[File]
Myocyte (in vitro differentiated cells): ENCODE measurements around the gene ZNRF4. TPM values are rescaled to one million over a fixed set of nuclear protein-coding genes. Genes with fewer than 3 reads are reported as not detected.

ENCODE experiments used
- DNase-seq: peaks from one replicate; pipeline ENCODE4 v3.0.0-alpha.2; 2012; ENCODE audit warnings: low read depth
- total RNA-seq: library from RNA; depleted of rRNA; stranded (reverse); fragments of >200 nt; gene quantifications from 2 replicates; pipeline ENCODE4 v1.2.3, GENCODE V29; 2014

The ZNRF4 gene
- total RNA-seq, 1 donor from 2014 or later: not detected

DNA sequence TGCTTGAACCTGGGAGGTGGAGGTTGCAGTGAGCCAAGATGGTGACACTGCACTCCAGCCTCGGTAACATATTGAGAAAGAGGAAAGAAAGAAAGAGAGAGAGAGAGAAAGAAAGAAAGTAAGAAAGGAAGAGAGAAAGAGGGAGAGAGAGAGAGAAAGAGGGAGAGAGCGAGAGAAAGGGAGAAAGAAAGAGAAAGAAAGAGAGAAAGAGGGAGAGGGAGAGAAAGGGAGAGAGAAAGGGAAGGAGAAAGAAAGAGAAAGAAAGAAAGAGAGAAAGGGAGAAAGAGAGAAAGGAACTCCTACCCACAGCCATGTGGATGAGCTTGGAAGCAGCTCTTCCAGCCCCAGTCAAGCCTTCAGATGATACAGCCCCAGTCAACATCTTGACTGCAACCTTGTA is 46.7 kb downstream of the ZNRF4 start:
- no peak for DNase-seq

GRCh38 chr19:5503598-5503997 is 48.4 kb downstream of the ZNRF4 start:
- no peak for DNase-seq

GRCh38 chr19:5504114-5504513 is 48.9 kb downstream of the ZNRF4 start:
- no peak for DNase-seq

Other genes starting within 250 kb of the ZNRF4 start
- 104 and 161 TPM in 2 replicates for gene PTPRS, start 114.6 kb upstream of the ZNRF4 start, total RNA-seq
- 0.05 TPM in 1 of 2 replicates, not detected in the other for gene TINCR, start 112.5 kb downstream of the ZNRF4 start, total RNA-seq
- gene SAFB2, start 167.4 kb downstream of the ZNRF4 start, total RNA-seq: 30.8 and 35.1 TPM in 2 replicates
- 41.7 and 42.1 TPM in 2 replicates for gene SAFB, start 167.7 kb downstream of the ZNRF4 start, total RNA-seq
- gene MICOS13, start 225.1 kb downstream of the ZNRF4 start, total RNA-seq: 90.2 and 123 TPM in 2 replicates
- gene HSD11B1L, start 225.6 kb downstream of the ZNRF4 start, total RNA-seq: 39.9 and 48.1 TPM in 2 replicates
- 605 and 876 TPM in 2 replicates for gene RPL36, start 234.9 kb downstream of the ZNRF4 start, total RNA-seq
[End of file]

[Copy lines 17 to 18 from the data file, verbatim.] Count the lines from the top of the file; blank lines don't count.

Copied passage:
- 41.7 and 42.1 TPM in 2 replicates for gene SAFB, start 167.7 kb downstream of the ZNRF4 start, total RNA-seq
- gene MICOS13, start 225.1 kb downstream of the ZNRF4 start, total RNA-seq: 90.2 and 123 TPM in 2 replicates